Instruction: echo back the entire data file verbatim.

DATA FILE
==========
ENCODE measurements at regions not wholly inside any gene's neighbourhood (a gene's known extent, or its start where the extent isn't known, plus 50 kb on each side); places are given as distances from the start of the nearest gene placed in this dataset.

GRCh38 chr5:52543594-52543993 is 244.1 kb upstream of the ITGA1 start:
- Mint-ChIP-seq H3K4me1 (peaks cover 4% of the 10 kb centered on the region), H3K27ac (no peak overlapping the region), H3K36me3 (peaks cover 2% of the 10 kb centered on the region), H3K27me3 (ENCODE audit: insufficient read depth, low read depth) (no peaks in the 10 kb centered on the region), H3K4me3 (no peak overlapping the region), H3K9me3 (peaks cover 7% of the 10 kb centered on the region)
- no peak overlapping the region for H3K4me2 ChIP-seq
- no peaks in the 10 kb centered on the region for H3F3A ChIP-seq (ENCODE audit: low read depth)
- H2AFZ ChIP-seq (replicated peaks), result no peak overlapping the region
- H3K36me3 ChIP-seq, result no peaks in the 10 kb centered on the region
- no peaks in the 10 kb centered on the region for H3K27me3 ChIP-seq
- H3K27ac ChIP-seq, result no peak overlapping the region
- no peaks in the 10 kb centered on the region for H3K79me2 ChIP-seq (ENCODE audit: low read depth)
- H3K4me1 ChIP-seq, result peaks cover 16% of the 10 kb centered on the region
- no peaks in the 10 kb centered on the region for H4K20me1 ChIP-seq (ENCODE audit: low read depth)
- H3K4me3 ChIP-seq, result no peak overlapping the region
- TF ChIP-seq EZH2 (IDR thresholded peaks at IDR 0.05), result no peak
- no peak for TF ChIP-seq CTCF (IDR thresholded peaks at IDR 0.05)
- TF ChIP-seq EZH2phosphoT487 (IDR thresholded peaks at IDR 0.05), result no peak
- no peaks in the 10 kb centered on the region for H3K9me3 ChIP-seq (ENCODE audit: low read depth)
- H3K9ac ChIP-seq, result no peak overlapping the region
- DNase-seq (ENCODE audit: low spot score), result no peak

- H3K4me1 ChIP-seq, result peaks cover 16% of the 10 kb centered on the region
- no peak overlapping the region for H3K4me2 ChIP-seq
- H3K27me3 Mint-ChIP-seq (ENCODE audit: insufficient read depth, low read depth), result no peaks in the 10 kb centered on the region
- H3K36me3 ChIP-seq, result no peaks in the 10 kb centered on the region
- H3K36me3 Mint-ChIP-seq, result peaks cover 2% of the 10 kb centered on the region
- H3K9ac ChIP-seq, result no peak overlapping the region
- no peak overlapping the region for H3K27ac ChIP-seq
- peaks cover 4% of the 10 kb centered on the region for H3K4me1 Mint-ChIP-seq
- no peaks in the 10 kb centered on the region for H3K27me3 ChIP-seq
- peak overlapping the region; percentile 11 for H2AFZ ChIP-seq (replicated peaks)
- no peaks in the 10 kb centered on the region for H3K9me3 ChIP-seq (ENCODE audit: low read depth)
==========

ENCODE measurements at regions not wholly inside any gene's neighbourhood (a gene's known extent, or its start where the extent isn't known, plus 50 kb on each side); places are given as distances from the start of the nearest gene placed in this dataset.

GRCh38 chr5:52543594-52543993 is 244.1 kb upstream of the ITGA1 start:
- Mint-ChIP-seq H3K4me1 (peaks cover 4% of the 10 kb centered on the region), H3K27ac (no peak overlapping the region), H3K36me3 (peaks cover 2% of the 10 kb centered on the region), H3K27me3 (ENCODE audit: insufficient read depth, low read depth) (no peaks in the 10 kb centered on the region), H3K4me3 (no peak overlapping the region), H3K9me3 (peaks cover 7% of the 10 kb centered on the region)
- no peak overlapping the region for H3K4me2 ChIP-seq
- no peaks in the 10 kb centered on the region for H3F3A ChIP-seq (ENCODE audit: low read depth)
- H2AFZ ChIP-seq (replicated peaks), result no peak overlapping the region
- H3K36me3 ChIP-seq, result no peaks in the 10 kb centered on the region
- no peaks in the 10 kb centered on the region for H3K27me3 ChIP-seq
- H3K27ac ChIP-seq, result no peak overlapping the region
- no peaks in the 10 kb centered on the region for H3K79me2 ChIP-seq (ENCODE audit: low read depth)
- H3K4me1 ChIP-seq, result peaks cover 16% of the 10 kb centered on the region
- no peaks in the 10 kb centered on the region for H4K20me1 ChIP-seq (ENCODE audit: low read depth)
- H3K4me3 ChIP-seq, result no peak overlapping the region
- TF ChIP-seq EZH2 (IDR thresholded peaks at IDR 0.05), result no peak
- no peak for TF ChIP-seq CTCF (IDR thresholded peaks at IDR 0.05)
- TF ChIP-seq EZH2phosphoT487 (IDR thresholded peaks at IDR 0.05), result no peak
- no peaks in the 10 kb centered on the region for H3K9me3 ChIP-seq (ENCODE audit: low read depth)
- H3K9ac ChIP-seq, result no peak overlapping the region
- DNase-seq (ENCODE audit: low spot score), result no peak

- H3K4me1 ChIP-seq, result peaks cover 16% of the 10 kb centered on the region
- no peak overlapping the region for H3K4me2 ChIP-seq
- H3K27me3 Mint-ChIP-seq (ENCODE audit: insufficient read depth, low read depth), result no peaks in the 10 kb centered on the region
- H3K36me3 ChIP-seq, result no peaks in the 10 kb centered on the region
- H3K36me3 Mint-ChIP-seq, result peaks cover 2% of the 10 kb centered on the region
- H3K9ac ChIP-seq, result no peak overlapping the region
- no peak overlapping the region for H3K27ac ChIP-seq
- peaks cover 4% of the 10 kb centered on the region for H3K4me1 Mint-ChIP-seq
- no peaks in the 10 kb centered on the region for H3K27me3 ChIP-seq
- peak overlapping the region; percentile 11 for H2AFZ ChIP-seq (replicated peaks)
- no peaks in the 10 kb centered on the region for H3K9me3 ChIP-seq (ENCODE audit: low read depth)